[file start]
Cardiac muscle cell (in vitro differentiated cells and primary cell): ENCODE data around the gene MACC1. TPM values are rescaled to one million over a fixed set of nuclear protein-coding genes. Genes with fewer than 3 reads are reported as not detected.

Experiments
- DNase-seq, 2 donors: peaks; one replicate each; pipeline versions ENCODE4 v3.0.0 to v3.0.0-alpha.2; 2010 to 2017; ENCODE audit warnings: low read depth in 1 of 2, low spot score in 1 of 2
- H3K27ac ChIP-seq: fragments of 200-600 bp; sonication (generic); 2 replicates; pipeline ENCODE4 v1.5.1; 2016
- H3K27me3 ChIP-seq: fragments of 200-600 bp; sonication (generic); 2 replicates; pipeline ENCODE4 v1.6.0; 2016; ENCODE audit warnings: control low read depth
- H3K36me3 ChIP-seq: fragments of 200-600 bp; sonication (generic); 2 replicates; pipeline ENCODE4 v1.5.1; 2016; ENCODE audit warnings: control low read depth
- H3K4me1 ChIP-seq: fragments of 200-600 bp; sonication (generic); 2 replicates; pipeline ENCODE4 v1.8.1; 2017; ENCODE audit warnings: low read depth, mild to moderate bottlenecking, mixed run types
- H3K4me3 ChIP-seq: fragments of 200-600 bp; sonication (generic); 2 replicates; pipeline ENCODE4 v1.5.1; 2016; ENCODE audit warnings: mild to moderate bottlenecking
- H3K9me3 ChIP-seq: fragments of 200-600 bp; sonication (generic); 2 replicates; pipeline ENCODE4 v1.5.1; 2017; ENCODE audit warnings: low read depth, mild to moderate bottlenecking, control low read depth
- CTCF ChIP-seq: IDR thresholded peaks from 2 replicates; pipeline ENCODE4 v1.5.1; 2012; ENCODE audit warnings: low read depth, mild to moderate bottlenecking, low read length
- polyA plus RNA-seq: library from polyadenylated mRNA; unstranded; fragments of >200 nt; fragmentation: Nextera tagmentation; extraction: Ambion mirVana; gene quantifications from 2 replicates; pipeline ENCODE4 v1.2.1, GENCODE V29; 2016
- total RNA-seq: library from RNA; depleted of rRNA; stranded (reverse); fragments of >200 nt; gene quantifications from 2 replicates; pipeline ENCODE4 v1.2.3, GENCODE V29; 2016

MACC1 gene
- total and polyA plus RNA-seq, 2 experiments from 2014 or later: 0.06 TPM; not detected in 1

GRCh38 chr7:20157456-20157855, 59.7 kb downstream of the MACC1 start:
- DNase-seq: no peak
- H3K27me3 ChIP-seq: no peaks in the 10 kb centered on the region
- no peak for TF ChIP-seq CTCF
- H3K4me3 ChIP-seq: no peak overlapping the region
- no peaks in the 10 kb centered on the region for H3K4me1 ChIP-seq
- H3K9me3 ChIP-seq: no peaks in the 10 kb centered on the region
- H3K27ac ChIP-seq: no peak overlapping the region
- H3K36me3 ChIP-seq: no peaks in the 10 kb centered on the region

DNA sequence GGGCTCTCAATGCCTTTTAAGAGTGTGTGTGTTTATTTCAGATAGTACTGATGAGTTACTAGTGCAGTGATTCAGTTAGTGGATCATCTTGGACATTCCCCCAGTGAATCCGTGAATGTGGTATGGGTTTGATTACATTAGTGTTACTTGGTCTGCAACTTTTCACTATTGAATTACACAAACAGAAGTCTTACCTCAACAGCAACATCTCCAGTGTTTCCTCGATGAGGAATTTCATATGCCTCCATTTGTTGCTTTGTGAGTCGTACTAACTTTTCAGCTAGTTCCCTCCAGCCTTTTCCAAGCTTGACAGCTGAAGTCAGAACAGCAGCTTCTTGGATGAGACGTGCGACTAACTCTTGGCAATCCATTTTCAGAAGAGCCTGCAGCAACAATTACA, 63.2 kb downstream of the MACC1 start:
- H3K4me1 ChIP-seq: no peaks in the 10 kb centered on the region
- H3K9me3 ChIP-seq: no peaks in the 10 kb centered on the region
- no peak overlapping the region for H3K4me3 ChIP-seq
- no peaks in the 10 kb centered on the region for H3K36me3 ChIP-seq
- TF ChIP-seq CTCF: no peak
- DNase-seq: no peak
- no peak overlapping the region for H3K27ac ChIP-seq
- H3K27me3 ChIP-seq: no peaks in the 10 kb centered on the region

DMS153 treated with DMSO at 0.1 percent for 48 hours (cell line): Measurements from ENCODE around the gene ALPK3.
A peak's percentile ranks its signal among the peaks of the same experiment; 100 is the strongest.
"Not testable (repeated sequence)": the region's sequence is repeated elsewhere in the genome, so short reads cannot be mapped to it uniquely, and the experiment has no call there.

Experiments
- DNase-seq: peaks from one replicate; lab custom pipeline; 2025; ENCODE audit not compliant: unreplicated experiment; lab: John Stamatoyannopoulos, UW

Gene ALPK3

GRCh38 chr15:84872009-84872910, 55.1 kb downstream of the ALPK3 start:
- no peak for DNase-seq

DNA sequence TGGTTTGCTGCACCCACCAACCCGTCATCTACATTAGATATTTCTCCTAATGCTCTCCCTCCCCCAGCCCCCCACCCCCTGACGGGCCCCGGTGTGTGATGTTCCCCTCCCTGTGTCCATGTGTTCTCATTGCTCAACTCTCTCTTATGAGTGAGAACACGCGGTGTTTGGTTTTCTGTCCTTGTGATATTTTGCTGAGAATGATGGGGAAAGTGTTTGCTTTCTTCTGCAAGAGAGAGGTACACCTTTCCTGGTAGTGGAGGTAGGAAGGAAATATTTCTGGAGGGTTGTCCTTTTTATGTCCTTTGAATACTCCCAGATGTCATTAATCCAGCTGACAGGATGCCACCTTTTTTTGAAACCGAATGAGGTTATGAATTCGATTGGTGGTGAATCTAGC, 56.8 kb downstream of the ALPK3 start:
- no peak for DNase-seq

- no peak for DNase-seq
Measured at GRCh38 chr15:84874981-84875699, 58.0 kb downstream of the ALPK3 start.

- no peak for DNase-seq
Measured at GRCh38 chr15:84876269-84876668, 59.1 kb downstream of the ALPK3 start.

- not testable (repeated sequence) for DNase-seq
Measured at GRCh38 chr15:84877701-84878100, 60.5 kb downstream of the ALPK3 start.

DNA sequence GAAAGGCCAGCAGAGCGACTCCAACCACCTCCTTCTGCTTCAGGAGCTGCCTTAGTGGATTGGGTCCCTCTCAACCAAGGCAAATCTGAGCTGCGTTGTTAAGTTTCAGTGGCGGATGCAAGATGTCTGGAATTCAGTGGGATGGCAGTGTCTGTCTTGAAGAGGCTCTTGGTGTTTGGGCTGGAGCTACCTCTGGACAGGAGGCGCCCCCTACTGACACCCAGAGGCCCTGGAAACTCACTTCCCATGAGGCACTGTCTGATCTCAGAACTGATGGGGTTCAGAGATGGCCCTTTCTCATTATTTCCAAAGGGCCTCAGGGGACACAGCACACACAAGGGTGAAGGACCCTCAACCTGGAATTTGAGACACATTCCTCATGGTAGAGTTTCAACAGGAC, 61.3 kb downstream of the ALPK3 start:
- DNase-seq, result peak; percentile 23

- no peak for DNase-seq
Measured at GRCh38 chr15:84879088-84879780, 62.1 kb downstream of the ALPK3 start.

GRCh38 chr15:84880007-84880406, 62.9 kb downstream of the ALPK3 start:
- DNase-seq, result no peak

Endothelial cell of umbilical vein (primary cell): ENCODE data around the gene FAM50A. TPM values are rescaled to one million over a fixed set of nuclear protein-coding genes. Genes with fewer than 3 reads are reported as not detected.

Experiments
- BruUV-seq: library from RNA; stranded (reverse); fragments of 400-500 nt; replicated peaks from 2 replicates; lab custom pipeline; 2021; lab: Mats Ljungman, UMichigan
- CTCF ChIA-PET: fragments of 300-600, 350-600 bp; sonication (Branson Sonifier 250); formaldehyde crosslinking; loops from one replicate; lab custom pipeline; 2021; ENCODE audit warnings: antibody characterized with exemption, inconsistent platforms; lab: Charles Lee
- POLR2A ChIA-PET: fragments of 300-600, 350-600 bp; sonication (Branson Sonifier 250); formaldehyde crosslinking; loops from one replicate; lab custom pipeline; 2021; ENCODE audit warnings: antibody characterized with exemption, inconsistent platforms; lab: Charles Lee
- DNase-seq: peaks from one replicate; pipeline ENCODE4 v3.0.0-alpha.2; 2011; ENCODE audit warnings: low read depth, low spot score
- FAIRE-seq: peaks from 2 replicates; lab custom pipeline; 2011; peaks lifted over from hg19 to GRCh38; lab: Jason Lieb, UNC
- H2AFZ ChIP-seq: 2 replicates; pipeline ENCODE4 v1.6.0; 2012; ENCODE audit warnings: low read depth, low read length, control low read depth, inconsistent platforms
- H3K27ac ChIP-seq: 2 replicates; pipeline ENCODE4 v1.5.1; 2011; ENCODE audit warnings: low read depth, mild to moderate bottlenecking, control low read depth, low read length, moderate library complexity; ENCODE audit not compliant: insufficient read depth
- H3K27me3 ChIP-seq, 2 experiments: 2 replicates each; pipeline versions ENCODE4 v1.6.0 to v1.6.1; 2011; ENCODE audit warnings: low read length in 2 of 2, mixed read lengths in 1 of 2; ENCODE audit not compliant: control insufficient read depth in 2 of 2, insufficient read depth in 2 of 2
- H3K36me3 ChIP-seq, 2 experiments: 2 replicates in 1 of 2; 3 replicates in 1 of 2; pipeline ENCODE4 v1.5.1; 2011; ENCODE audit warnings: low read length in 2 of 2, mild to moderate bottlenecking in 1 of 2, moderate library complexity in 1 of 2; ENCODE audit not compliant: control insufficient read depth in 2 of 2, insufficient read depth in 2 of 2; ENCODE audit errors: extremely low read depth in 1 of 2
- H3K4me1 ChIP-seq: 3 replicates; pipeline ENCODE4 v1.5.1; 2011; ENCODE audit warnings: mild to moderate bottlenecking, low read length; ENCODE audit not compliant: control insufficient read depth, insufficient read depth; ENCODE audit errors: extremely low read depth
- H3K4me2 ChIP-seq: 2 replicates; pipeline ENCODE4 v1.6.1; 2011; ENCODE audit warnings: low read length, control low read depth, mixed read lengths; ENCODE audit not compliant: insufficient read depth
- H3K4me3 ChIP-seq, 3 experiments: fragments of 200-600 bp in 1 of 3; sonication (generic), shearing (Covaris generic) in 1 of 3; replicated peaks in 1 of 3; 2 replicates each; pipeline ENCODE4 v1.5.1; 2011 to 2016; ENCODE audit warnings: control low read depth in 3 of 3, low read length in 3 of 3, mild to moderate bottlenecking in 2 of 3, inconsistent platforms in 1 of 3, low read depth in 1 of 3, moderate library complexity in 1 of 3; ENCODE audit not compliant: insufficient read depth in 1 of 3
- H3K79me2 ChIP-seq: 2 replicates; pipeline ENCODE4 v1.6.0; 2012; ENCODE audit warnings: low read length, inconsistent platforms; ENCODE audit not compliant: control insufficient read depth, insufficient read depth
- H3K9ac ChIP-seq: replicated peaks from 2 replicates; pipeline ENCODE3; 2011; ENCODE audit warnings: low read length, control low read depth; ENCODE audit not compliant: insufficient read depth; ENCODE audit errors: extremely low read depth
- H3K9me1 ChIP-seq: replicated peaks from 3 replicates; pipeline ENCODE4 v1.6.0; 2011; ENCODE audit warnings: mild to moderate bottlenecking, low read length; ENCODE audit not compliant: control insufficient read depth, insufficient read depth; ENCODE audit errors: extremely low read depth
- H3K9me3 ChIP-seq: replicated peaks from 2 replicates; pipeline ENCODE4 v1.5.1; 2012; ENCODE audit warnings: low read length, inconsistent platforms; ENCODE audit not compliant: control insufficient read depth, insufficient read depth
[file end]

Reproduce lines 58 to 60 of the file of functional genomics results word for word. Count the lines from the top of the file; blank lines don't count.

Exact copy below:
- CTCF ChIA-PET: fragments of 300-600, 350-600 bp; sonication (Branson Sonifier 250); formaldehyde crosslinking; loops from one replicate; lab custom pipeline; 2021; ENCODE audit warnings: antibody characterized with exemption, inconsistent platforms; lab: Charles Lee
- POLR2A ChIA-PET: fragments of 300-600, 350-600 bp; sonication (Branson Sonifier 250); formaldehyde crosslinking; loops from one replicate; lab custom pipeline; 2021; ENCODE audit warnings: antibody characterized with exemption, inconsistent platforms; lab: Charles Lee
- DNase-seq: peaks from one replicate; pipeline ENCODE4 v3.0.0-alpha.2; 2011; ENCODE audit warnings: low read depth, low spot score